By Harry Kelber
Dozens of pro-worker programs will be crippled or eliminated early in 2013. The AFL-CIO still does not know which prgrams will be affected.
There are strong indications that the $1 trillion automatic spending cuts, negotiated by President Obama and G.O.P.'s John Boehner, House Speaker, will affect Medicare, Medicaid and many projects that serve the poor, sick and elderly, but no definite list of spending cuts has been released.
Fortunately, there is some good news to calm jittery program directors who fear they are on the Obama-Boehner hit list. Last Tuesday, President Obama agreed to tell Congress within a month just how he would make the trillion-dollar spending cuts, scheduled to take effect at the beginning of 2013.
Also last Tuesday, President Obama signed legislation requiring a detailed contingencies report in 30 days for complying with last year's budget control mandates. Under last year's law, the government must cut $984 billion in spending, half from the military, by 2021, starting on Jan. 2, unless the president and Congress agree on an alternative plan.
The American people deserve to know how their commander-in-chief intends to implement half a trillion dollars in spending cuts. Of course the military cuts will be rescinded, which will increase the amount to be slashed from civilian programs.
There is a larger question that should cause considerable outrage within the labor movement.: What gives Obama and Boehner the right to pick which programs should be cut and which should be saved? Why was the AFL-CIO not consulted on these choices? And was the AFL-CIO sufficiently interested to find out?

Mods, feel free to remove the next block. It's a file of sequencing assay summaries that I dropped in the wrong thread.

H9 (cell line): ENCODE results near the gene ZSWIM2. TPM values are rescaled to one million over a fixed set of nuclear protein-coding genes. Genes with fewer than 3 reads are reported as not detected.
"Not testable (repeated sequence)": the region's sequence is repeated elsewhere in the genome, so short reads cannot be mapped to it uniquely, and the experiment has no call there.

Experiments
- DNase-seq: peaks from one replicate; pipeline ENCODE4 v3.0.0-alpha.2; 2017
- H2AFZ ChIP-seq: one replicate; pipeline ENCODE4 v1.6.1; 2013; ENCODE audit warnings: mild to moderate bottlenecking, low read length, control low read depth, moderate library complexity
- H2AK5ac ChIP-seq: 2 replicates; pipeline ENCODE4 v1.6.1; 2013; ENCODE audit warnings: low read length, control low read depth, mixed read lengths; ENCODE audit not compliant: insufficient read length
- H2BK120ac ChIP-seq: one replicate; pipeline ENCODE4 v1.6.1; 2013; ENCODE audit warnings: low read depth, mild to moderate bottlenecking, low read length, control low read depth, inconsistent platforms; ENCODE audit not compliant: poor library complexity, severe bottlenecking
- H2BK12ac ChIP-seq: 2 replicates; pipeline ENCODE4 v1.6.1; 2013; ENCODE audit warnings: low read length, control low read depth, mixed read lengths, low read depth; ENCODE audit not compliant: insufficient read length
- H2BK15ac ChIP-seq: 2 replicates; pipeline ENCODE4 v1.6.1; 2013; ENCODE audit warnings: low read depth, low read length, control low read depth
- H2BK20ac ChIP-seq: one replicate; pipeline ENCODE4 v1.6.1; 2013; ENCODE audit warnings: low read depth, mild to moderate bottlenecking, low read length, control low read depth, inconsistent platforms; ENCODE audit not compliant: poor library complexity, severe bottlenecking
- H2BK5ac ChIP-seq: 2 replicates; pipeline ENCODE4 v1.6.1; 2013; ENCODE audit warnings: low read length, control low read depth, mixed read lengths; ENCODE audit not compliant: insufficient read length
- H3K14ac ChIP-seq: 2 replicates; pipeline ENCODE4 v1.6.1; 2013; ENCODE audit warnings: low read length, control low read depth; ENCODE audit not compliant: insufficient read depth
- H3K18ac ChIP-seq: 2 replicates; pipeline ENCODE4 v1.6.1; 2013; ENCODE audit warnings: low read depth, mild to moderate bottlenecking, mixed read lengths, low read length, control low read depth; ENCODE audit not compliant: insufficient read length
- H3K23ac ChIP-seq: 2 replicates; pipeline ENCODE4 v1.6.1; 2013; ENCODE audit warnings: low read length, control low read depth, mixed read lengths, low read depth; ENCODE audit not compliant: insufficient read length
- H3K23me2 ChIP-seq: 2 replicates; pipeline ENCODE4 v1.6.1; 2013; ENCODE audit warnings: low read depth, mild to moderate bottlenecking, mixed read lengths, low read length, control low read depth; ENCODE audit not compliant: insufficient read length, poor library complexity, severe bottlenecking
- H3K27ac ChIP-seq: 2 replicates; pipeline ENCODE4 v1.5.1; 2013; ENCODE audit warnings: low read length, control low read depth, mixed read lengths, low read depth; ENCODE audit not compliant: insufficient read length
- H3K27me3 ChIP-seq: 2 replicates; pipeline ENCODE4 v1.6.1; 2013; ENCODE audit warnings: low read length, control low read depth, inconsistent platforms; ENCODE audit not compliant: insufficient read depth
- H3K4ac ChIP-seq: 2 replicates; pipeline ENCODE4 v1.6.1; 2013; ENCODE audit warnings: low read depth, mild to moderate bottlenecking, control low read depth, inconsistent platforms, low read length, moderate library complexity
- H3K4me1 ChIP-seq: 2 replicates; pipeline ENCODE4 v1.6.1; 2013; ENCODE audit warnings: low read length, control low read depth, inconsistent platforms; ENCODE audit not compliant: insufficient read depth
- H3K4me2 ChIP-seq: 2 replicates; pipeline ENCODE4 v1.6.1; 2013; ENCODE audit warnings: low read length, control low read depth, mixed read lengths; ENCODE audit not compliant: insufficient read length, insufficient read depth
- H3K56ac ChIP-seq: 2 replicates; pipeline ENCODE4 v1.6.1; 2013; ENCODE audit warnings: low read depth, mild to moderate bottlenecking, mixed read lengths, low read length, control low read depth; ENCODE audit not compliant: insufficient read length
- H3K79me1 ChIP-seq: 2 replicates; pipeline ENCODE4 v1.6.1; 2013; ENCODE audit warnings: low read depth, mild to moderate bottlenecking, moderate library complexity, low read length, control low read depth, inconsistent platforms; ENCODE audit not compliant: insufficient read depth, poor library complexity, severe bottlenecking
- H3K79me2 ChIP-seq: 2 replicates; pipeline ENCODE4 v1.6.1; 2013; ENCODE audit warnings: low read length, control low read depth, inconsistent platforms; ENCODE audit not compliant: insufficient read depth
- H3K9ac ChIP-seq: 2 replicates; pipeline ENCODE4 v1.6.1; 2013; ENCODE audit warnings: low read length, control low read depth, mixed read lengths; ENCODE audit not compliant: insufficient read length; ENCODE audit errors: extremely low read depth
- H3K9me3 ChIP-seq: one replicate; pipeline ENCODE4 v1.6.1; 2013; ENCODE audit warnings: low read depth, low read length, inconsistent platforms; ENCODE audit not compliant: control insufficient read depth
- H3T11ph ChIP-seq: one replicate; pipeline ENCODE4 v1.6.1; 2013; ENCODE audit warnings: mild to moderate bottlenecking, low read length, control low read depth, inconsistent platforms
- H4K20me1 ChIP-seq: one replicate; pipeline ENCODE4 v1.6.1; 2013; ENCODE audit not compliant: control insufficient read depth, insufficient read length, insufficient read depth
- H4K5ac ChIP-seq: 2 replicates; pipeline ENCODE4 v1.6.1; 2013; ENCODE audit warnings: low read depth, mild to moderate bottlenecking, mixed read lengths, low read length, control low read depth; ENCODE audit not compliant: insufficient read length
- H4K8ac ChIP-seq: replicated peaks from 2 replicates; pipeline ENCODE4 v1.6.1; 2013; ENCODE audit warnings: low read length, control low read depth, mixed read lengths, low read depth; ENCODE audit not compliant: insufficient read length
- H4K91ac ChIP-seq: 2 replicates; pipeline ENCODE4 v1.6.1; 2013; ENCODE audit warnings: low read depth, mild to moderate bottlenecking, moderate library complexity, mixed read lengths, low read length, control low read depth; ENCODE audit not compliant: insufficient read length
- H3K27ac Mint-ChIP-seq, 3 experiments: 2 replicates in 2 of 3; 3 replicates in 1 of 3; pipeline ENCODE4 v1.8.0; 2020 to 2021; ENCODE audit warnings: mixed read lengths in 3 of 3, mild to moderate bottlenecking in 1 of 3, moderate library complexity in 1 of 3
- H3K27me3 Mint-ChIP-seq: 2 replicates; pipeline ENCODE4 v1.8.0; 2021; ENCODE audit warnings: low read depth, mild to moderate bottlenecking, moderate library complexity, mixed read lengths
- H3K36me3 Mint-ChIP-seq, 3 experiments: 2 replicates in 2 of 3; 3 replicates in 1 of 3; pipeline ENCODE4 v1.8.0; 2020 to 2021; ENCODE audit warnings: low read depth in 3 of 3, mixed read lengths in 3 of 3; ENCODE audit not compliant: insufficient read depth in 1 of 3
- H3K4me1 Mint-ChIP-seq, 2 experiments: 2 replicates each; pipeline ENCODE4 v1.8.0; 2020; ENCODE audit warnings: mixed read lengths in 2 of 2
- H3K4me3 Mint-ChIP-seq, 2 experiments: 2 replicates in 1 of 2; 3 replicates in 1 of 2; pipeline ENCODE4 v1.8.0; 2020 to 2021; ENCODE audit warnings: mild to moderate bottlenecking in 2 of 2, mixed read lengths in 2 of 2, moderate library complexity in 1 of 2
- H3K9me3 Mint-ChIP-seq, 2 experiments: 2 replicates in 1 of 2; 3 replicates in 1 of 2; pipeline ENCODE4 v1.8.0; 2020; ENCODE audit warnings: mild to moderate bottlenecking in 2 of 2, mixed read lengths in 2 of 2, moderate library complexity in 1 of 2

Why Didn't the AFL-CIO Ask to See List of Spending Cuts?
The AFL-CIO has 30 days before Obama makes his report on the details of nearly a trillion dollars of spending cuts. Our leaders should prevail on the president to allow them to examine the list of cuts and give their opinion on which they will oppose and which require further discussion.
We ought to know the basis on which Obama and Boehner made judgment calls on organizations they knew little about. What criteria diid they use for judging which program to cut and by how much? Unions should have the right to discuss Obama's decisions in open public debate before the spending cuts are executed.
* * * * *
President Obama has a friendly relationship with AFL-CIO leaders, which he finds useful in situations requiring labor support. But no union leader is in his inner circle or serves as a top adviser. it is highly doubtful that Obama consults them on international problems.
Although the president has disappointed them several times, most of them, especially AFL-CIO Presided Trumka, are quick to forgive his missteps. He has been endorsed for a second term by virtually every union within the AFL-CIO.
Will an Obama election victory enhance the power of the AFL-CIO? It didn't after the election of 2009, where the unions helped Obama to victory. If Obama wins in 2012, it is doubtful that organized labor will gain substantially in numbers and bargaining strength.